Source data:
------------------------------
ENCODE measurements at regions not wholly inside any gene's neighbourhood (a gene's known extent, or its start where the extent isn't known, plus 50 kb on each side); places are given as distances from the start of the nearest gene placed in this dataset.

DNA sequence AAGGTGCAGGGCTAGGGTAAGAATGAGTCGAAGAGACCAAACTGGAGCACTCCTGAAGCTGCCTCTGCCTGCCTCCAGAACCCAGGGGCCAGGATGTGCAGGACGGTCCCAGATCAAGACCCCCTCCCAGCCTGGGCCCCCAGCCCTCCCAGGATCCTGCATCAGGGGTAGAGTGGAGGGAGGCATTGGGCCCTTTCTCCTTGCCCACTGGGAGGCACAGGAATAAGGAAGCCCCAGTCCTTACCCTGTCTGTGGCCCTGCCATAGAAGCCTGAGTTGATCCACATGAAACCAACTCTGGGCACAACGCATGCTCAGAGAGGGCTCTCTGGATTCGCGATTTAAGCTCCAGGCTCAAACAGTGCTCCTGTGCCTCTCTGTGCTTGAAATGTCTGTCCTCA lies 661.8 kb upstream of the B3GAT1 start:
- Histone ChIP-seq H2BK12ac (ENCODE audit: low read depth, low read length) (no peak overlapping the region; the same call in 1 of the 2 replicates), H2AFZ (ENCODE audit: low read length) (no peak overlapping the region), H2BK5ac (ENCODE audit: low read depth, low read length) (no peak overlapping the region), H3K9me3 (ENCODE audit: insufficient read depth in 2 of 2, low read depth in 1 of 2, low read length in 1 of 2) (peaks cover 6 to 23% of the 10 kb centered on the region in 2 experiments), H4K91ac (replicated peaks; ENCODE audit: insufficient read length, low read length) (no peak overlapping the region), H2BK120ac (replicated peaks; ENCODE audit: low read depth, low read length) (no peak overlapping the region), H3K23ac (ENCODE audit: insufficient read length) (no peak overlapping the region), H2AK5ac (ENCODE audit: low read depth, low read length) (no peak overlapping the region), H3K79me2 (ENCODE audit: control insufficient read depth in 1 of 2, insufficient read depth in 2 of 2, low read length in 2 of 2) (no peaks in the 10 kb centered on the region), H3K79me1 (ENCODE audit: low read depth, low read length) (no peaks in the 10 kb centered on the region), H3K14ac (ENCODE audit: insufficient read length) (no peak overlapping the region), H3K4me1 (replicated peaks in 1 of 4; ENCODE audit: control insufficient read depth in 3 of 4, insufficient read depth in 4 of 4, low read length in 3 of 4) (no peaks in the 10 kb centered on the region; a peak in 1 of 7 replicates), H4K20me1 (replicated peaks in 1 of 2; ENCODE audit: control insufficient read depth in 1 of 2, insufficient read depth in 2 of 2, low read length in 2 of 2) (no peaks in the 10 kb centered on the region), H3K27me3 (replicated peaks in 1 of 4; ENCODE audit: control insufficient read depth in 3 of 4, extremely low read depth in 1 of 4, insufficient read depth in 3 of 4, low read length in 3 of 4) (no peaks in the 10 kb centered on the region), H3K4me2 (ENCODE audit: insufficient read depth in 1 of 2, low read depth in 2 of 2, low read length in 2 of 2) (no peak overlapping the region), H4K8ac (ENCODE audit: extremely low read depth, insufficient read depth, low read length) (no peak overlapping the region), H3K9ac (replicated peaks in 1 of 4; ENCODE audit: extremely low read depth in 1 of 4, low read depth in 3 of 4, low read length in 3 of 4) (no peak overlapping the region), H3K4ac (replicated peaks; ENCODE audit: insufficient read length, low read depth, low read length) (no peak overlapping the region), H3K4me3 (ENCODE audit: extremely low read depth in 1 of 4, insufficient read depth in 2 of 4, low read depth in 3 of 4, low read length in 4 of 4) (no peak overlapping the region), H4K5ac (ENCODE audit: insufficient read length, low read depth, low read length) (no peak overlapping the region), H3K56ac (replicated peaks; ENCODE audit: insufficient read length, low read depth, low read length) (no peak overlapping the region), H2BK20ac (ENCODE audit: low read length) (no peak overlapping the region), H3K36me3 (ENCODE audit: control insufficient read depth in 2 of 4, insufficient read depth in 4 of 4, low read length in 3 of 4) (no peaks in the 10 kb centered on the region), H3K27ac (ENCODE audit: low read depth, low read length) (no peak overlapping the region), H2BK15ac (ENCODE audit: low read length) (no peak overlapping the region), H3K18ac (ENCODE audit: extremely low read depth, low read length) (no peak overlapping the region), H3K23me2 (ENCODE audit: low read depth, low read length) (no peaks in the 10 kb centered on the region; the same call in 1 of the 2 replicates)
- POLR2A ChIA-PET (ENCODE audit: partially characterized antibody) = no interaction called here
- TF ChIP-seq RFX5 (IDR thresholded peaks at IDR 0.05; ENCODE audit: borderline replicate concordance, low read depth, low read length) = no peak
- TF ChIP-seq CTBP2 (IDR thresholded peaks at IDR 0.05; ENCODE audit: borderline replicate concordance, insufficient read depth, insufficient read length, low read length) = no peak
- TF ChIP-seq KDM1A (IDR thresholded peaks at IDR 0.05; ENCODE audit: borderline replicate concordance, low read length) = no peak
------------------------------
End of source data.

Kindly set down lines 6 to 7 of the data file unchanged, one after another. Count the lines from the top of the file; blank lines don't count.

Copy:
- TF ChIP-seq CTBP2 (IDR thresholded peaks at IDR 0.05; ENCODE audit: borderline replicate concordance, insufficient read depth, insufficient read length, low read length) = no peak
- TF ChIP-seq KDM1A (IDR thresholded peaks at IDR 0.05; ENCODE audit: borderline replicate concordance, low read length) = no peak